For going, I received the hexagram indicating standstill (or stagnation) changing to the hexagram for progress. And, what’s more, this “progress” was probably the best I could have received for this question, because it refers to progress specifically relating to being promoted in a professional or political — as opposed to romantic, family, or spiritual — setting. Moreover, the reading changed into this progress from a stagnant state of affairs, which certainly described my “progress” thus far in promoting Decision Point.

By contrast, for staying home I received the hexagram for shock, changing to that for avoidable conflict. If I stayed home the I Ching was telling me I could unnecessarily be exposing myself to some danger and contention.

This interpretation — unlike many — was a no-brainer.

So, still uncertain, I went.

At first, it was what I expected: a bunch of people in business attire talking among themselves. It didn’t seem like meeting anyone would be easy. So I sat myself down at the bar, alone, and began eating some pizza, while two men carried on an animated conversation next to me. But, after a bit, one of them left, and the other turned to me. We started talking, and he critiqued my business card. Then his wife came over and she, as it turned out, regularly attends a local holistic center where I’d been meaning to introduce myself. She sees a psychic there, and knows the owner well. So that conversation was off and running.

Then she flagged down another woman, who owns a day spa. After discussing the I Ching with her a bit, I could tell she was very receptive to the idea of introducing it to her clients. I took her card, and subsequently followed up with her, which resulted in a meeting where I provided her a demonstration of how the I Ching works. She was impressed, and I will probably participate in some sort of spa day for women in the New Year!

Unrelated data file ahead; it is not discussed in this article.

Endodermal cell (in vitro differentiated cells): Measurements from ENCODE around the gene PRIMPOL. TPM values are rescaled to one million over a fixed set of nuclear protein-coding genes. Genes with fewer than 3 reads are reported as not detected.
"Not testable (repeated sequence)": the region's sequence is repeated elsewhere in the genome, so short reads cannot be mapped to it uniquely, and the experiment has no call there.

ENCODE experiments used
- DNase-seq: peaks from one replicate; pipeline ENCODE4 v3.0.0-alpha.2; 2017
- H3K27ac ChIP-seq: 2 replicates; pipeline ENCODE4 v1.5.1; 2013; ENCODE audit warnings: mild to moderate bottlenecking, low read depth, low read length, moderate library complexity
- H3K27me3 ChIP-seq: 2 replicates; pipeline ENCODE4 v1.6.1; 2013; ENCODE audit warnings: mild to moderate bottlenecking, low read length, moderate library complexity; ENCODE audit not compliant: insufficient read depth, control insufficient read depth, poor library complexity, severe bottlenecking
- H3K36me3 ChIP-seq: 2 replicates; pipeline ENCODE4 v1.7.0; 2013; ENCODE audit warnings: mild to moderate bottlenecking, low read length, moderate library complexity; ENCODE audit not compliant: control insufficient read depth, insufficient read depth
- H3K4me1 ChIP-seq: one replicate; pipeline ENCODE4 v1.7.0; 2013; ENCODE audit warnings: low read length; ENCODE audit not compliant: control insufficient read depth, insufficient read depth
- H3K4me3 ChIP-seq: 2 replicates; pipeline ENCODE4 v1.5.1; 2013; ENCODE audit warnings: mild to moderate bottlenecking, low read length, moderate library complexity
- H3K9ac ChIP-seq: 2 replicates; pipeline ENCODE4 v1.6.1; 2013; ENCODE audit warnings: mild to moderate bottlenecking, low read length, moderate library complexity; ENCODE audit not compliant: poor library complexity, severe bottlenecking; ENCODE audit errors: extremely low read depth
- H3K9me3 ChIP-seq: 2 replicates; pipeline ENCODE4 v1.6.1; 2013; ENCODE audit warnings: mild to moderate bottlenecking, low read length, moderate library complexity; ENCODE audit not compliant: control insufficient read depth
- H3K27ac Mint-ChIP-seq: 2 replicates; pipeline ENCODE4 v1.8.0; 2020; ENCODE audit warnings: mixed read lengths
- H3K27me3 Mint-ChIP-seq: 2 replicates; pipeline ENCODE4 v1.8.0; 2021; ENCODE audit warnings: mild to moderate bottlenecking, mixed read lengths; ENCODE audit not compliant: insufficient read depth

Without the I Ching’s push, I probably would never have attended this event—but I came out of it with four connections, a presentation opportunity, and possibly at least one job! Because it reads the “seeds” of upcoming events, the I Ching can guide us in making the “right” decision, i.e., the one that will yield the most beneficial (or ethical) result among the options available.

The I Ching can help you make the right decisions in the New Year as well! Contact me today to set up a phone or Skype meeting.

The I Ching readings:

To make these blogs more immediately digestible, I provide the commentary first, followed by the actual readings, so that readers acquainted with the I Ching can check my interpretation.

Wisdom of attending the networking event: Hexagram 12 (title: “Standstill” **) changing to Hexagram 35 (“Progress”). There was 1 change line, in the fifth position.

 Wisdom of not attending the networking event: Hex 51 (“The Arousing [Shock, Thunder]”) changing to Hex 6 (“Conflict”). There were 4 change lines, in the first, second, fifth, and sixth positions.

*Words and passages quoted in this blog are from Huang, A. (1998). The Complete I Ching: The Definitive Translation by the Taoist Master Alfred Huang. Rochester, VT: Inner Traditions.

** Titles vary by translation. For this blog, I used those developed by Richard Wilhelm and Cary F. Baynes in one of the first authoritative I Ching translations to appear in English, The I Ching, or Book of Changes, (1950/1967). (R. Wilhelm & C.F. Baynes, trans.). Princeton, NJ: Princeton University Press.